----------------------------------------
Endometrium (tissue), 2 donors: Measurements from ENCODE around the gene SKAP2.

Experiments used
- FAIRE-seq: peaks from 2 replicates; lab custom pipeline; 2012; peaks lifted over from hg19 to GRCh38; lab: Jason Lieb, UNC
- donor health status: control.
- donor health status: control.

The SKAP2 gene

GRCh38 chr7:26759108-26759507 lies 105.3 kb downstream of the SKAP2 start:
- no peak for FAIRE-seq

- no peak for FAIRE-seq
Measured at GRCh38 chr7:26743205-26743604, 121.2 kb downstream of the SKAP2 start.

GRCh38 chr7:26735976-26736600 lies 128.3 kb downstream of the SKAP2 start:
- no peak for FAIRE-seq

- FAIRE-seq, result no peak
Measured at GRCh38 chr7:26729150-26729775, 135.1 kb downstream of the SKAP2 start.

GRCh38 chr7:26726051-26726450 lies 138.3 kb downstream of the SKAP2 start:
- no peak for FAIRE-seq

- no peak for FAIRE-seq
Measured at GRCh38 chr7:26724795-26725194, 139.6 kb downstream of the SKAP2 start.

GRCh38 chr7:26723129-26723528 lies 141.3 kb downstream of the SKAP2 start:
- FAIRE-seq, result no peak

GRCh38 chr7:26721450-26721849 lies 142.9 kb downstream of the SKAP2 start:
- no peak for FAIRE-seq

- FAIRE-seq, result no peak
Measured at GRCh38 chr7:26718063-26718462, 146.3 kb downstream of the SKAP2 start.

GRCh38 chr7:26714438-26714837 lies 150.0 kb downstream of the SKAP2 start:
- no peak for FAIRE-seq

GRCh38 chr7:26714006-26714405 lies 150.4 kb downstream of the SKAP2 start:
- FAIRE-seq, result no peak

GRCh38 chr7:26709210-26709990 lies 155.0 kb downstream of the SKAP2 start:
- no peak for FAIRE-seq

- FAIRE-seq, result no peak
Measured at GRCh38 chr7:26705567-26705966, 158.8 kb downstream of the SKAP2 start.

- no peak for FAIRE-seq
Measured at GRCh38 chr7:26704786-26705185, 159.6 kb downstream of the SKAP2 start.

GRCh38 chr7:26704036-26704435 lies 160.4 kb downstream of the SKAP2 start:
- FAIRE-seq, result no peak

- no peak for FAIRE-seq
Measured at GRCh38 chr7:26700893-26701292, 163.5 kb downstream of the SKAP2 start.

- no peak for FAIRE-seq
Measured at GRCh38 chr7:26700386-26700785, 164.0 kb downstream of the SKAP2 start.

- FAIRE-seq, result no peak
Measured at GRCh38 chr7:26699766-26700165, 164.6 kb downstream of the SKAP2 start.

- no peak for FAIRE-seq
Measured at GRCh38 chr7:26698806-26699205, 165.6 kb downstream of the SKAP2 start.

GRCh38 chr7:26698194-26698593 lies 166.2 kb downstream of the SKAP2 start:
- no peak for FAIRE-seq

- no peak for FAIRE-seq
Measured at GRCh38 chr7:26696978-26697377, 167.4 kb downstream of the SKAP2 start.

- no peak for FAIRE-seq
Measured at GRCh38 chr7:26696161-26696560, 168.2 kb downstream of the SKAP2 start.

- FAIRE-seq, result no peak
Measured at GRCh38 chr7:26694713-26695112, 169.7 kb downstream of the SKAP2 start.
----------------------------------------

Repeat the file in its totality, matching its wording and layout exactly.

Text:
Endometrium (tissue), 2 donors: Measurements from ENCODE around the gene SKAP2.

Experiments used
- FAIRE-seq: peaks from 2 replicates; lab custom pipeline; 2012; peaks lifted over from hg19 to GRCh38; lab: Jason Lieb, UNC
- donor health status: control.
- donor health status: control.

The SKAP2 gene

GRCh38 chr7:26759108-26759507 lies 105.3 kb downstream of the SKAP2 start:
- no peak for FAIRE-seq

- no peak for FAIRE-seq
Measured at GRCh38 chr7:26743205-26743604, 121.2 kb downstream of the SKAP2 start.

GRCh38 chr7:26735976-26736600 lies 128.3 kb downstream of the SKAP2 start:
- no peak for FAIRE-seq

- FAIRE-seq, result no peak
Measured at GRCh38 chr7:26729150-26729775, 135.1 kb downstream of the SKAP2 start.

GRCh38 chr7:26726051-26726450 lies 138.3 kb downstream of the SKAP2 start:
- no peak for FAIRE-seq

- no peak for FAIRE-seq
Measured at GRCh38 chr7:26724795-26725194, 139.6 kb downstream of the SKAP2 start.

GRCh38 chr7:26723129-26723528 lies 141.3 kb downstream of the SKAP2 start:
- FAIRE-seq, result no peak

GRCh38 chr7:26721450-26721849 lies 142.9 kb downstream of the SKAP2 start:
- no peak for FAIRE-seq

- FAIRE-seq, result no peak
Measured at GRCh38 chr7:26718063-26718462, 146.3 kb downstream of the SKAP2 start.

GRCh38 chr7:26714438-26714837 lies 150.0 kb downstream of the SKAP2 start:
- no peak for FAIRE-seq

GRCh38 chr7:26714006-26714405 lies 150.4 kb downstream of the SKAP2 start:
- FAIRE-seq, result no peak

GRCh38 chr7:26709210-26709990 lies 155.0 kb downstream of the SKAP2 start:
- no peak for FAIRE-seq

- FAIRE-seq, result no peak
Measured at GRCh38 chr7:26705567-26705966, 158.8 kb downstream of the SKAP2 start.

- no peak for FAIRE-seq
Measured at GRCh38 chr7:26704786-26705185, 159.6 kb downstream of the SKAP2 start.

GRCh38 chr7:26704036-26704435 lies 160.4 kb downstream of the SKAP2 start:
- FAIRE-seq, result no peak

- no peak for FAIRE-seq
Measured at GRCh38 chr7:26700893-26701292, 163.5 kb downstream of the SKAP2 start.

- no peak for FAIRE-seq
Measured at GRCh38 chr7:26700386-26700785, 164.0 kb downstream of the SKAP2 start.

- FAIRE-seq, result no peak
Measured at GRCh38 chr7:26699766-26700165, 164.6 kb downstream of the SKAP2 start.

- no peak for FAIRE-seq
Measured at GRCh38 chr7:26698806-26699205, 165.6 kb downstream of the SKAP2 start.

GRCh38 chr7:26698194-26698593 lies 166.2 kb downstream of the SKAP2 start:
- no peak for FAIRE-seq

- no peak for FAIRE-seq
Measured at GRCh38 chr7:26696978-26697377, 167.4 kb downstream of the SKAP2 start.

- no peak for FAIRE-seq
Measured at GRCh38 chr7:26696161-26696560, 168.2 kb downstream of the SKAP2 start.

- FAIRE-seq, result no peak
Measured at GRCh38 chr7:26694713-26695112, 169.7 kb downstream of the SKAP2 start.